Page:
- Settle your child at the table at an equal level to the adults, if a high chair is not available, sitting on an adult's lap is a possibility.
- Talk about the food that is going to be eaten and discuss the options and choices.
- Notice things about the environment and share this with your child
- If you need to wait for food to arrive at the table you can play simple observation games as appropriate to your child's age, look at a picture book together, draw pictures etc
- Distract your child from any attempts to get down from the table and run around, using the above ideas. Parents are often surprised at how easy this can be if they have previously feared how their child would react if refused this 'freedom'
- Talk about the food, draw the child's attention to what you are going to eat, name foods, describe foods using senses, show your own enjoyment of the tastes and textures.
Thursday, October 24, 2013
The pleasures of alfresco dining with young children
I recall sitting in a popular cafe and patisserie chain, a flat white, a pain au chocolat, the warmth of the sun on my face, the sound of birds and distant chatter, the background hum of city traffic, groups of tourists, couples young and old, backpackers, students, families.......
As i sat enjoying breakfast in the grounds of St Paul's Cathedral I noticed a typical scene, a young mother trying to feed her child whilst on a family outing.
Although I could empathise fully with the practicalities of this situation. Potentially wobbly metal garden chairs and not a highchair in sight, necessitated the child being fed whilst strapped in the buggy. Of course feeding the child in this way provided the benefit of containment but made me wonder about this mealtime experience from the child's view point.
Mother leaning over the child whose field of vision is limited to the impending arrival of a spoon of food. After only a few spoonfuls the child starts protesting, loudly, Grandfather begins his role as distractor as mother continues to take the opportunity to get the spoon in an open mouth, resulting in even louder cries, the two adults becoming increasingly more uncomfortable and conscious of the quiet observers. Eventually they give up as the child continues to cry, quickly finish their coffee, neither knowing what to do next as they walk away, the tension between them palpable, they disappear into the distance.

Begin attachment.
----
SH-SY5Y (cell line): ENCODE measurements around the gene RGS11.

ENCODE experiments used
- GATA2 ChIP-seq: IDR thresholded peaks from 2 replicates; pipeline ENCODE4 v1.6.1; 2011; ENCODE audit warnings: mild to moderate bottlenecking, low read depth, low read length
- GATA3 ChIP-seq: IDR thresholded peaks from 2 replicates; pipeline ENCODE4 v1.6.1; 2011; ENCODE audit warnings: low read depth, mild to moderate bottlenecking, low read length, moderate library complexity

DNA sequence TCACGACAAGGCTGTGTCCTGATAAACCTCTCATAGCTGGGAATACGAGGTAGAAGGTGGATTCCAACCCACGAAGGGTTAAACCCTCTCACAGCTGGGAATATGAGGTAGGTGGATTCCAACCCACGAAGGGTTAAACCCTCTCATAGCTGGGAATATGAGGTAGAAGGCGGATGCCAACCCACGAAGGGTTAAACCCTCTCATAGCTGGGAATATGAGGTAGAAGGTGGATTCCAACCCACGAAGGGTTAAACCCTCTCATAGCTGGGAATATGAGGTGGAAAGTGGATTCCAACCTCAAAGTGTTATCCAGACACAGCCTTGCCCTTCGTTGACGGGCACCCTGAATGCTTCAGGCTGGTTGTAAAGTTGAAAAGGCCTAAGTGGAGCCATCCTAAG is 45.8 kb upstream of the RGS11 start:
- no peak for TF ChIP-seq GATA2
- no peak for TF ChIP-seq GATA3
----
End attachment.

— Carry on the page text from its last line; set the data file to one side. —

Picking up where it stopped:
I was left hoping that this experience was a one off for this family but realizing that many families with young children dread or avoid eating out together.
Eating in restaurants and cafes is one of life's pleasures, it is a social experience as well as an opportunity to spend time enjoying food, it is a great learning opportunity for children and a time for quality interactions. However it can become a nightmare for many parents and children, not to mention the other diners.
How could the experience for this family have been different?
One of my thoughts about this situation was the priority given to getting food into the child at the detriment of the social aspects of this mealtime experience. Although this child may have been hungry, the tension created by this situation may have reduced the child's desire to eat.
Of course, I totally understand this maternal anxiety to ensure your child is fed when hungry, it's a natural and instinctive feeling, however we must not lose sight of the importance and pleasure of the overall mealtime experience whether dining out or eating at home.
Here are some ideas that might help transform the experience of eating out with young children:
For further advice or ideas please contact me firstname.lastname@example.org